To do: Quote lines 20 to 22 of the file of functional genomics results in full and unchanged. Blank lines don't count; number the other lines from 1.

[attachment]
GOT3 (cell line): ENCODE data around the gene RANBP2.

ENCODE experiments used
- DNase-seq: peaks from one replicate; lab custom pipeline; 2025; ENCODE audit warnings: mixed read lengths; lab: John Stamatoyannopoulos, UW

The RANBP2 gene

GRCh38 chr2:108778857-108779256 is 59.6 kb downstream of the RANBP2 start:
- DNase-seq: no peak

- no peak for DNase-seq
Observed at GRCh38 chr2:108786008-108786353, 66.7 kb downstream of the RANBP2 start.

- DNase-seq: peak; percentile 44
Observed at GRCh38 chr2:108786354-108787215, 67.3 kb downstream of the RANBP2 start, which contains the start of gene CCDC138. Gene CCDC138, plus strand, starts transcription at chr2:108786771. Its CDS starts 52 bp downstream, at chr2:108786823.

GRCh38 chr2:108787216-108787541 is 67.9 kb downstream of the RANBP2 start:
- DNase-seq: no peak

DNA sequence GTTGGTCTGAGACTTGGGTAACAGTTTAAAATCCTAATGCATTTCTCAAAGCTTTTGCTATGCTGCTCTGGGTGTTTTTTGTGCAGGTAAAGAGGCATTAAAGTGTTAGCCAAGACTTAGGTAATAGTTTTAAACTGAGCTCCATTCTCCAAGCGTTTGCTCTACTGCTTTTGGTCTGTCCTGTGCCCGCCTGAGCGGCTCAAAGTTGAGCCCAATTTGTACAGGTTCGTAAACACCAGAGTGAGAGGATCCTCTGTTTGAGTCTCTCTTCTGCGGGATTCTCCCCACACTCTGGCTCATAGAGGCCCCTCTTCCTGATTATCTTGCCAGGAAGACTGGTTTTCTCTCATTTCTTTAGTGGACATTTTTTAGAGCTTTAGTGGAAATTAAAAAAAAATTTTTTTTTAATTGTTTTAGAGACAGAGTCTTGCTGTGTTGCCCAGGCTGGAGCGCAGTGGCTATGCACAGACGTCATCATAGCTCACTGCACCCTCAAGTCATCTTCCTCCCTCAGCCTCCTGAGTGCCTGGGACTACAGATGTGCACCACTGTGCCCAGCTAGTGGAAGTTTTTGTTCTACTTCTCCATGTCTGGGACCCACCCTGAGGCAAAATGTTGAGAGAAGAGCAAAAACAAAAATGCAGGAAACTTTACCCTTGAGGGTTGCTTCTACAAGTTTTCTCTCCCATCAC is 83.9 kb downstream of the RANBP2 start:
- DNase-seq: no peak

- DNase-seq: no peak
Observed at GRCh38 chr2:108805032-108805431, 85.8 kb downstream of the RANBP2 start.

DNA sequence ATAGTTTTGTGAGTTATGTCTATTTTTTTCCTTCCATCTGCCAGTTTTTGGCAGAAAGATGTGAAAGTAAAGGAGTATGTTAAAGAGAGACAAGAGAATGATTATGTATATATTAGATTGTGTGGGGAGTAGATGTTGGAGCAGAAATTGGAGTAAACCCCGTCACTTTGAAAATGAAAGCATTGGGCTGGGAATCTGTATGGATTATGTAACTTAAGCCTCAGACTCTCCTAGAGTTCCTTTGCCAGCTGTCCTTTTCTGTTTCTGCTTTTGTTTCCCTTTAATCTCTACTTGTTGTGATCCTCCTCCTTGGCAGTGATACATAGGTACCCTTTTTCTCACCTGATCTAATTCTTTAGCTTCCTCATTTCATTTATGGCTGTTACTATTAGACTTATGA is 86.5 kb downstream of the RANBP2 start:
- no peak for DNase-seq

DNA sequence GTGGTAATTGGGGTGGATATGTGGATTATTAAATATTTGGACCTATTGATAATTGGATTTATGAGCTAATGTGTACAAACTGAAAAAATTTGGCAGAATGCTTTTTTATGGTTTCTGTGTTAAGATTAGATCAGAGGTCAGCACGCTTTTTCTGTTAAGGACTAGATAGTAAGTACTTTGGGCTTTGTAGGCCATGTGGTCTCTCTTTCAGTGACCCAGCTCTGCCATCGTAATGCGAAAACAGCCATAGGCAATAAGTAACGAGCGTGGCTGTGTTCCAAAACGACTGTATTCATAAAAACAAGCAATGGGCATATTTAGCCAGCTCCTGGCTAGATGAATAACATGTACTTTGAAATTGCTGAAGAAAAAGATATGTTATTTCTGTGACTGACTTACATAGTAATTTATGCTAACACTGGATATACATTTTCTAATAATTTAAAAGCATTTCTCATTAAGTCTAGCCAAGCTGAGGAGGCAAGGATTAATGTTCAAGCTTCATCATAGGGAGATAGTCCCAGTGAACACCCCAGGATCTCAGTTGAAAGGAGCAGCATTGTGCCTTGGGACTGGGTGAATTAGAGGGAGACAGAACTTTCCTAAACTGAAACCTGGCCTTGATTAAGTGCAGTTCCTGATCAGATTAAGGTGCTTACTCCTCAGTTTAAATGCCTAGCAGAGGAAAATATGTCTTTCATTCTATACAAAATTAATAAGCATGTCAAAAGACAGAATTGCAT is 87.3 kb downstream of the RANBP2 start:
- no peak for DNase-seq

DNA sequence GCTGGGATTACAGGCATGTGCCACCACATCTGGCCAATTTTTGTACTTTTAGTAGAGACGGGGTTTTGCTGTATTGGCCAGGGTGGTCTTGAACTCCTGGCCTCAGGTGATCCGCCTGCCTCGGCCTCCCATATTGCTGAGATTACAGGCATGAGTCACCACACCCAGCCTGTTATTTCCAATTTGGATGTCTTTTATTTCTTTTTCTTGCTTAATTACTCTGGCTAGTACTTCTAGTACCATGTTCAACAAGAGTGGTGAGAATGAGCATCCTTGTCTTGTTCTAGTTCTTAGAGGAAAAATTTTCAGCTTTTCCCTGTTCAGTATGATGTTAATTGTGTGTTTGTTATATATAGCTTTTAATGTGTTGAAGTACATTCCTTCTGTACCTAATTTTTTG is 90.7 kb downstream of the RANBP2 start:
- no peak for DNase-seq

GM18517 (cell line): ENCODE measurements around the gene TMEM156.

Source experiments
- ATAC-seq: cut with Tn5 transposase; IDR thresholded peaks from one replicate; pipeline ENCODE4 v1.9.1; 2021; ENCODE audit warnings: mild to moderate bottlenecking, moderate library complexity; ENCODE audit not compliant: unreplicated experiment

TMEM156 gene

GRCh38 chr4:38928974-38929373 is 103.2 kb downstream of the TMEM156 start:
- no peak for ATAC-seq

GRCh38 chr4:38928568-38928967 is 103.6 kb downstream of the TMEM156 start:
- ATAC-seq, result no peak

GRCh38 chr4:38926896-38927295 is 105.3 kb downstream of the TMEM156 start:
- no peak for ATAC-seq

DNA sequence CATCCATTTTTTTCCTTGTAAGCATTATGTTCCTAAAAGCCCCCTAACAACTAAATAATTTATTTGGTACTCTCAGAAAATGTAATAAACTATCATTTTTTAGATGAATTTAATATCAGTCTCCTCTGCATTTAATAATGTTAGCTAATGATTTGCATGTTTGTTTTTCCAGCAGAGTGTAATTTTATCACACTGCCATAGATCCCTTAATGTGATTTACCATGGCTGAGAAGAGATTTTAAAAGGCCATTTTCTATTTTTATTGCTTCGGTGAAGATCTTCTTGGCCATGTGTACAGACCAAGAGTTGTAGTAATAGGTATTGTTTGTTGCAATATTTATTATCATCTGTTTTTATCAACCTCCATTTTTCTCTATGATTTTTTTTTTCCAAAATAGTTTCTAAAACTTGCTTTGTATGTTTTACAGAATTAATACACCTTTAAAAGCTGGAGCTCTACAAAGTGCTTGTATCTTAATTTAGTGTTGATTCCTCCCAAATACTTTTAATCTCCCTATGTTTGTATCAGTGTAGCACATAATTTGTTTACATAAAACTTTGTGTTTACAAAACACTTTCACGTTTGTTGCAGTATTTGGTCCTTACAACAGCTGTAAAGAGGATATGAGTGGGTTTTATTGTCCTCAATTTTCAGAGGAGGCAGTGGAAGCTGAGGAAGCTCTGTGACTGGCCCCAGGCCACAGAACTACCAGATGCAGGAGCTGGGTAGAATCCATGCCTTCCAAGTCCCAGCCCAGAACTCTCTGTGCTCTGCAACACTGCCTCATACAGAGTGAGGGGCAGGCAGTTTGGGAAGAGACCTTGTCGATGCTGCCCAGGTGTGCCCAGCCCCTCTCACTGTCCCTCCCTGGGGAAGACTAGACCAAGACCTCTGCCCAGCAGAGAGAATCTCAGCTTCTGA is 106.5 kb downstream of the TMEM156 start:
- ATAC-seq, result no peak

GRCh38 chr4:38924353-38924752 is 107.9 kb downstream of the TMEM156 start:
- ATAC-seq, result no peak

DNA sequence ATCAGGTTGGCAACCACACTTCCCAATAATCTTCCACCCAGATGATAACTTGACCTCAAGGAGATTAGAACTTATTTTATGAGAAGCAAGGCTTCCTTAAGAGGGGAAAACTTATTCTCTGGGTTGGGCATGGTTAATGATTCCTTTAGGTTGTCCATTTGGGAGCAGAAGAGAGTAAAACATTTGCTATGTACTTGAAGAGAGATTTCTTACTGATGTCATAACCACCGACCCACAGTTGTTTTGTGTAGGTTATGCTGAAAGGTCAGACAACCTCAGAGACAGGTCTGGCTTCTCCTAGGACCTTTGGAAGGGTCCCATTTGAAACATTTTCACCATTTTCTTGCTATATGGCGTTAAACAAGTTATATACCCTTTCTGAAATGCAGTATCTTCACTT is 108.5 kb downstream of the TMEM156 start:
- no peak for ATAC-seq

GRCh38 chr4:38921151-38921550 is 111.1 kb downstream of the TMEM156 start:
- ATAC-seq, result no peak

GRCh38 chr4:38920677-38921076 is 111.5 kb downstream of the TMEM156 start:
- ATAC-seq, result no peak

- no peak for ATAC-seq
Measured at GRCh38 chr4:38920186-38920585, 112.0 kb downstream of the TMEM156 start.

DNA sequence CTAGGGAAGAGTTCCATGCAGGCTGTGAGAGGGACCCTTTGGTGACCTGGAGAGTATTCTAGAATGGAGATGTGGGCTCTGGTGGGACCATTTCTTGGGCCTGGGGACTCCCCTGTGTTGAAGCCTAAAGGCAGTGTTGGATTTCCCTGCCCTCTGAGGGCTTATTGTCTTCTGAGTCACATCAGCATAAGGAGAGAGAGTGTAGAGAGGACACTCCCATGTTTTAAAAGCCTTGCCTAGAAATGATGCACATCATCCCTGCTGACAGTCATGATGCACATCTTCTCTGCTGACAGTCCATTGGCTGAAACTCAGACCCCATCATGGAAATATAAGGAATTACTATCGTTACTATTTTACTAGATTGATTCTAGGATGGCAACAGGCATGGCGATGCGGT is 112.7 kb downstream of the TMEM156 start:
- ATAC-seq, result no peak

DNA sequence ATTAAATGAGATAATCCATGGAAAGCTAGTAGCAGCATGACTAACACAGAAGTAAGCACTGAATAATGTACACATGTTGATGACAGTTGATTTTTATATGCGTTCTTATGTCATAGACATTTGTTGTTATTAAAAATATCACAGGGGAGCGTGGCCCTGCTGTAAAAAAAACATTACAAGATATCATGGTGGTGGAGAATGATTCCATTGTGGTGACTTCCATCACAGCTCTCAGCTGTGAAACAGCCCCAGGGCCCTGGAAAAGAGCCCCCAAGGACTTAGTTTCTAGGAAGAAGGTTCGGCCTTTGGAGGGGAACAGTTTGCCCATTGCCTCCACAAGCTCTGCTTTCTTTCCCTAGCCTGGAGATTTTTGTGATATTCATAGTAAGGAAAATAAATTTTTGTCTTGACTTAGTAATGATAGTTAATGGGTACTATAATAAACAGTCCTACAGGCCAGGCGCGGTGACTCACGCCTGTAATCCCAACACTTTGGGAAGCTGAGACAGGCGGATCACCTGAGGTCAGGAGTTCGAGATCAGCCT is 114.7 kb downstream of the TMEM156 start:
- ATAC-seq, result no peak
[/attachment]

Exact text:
- no peak for DNase-seq

DNA sequence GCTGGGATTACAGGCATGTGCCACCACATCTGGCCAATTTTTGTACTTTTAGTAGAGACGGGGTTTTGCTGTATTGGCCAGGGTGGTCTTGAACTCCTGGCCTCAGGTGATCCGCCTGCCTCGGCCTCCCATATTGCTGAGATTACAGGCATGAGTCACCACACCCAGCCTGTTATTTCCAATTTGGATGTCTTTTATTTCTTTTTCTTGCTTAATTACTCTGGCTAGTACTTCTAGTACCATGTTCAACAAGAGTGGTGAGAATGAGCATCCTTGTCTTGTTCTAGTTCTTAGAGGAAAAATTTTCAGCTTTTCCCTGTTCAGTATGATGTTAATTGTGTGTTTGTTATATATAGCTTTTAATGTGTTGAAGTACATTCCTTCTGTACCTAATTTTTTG is 90.7 kb downstream of the RANBP2 start:
- no peak for DNase-seq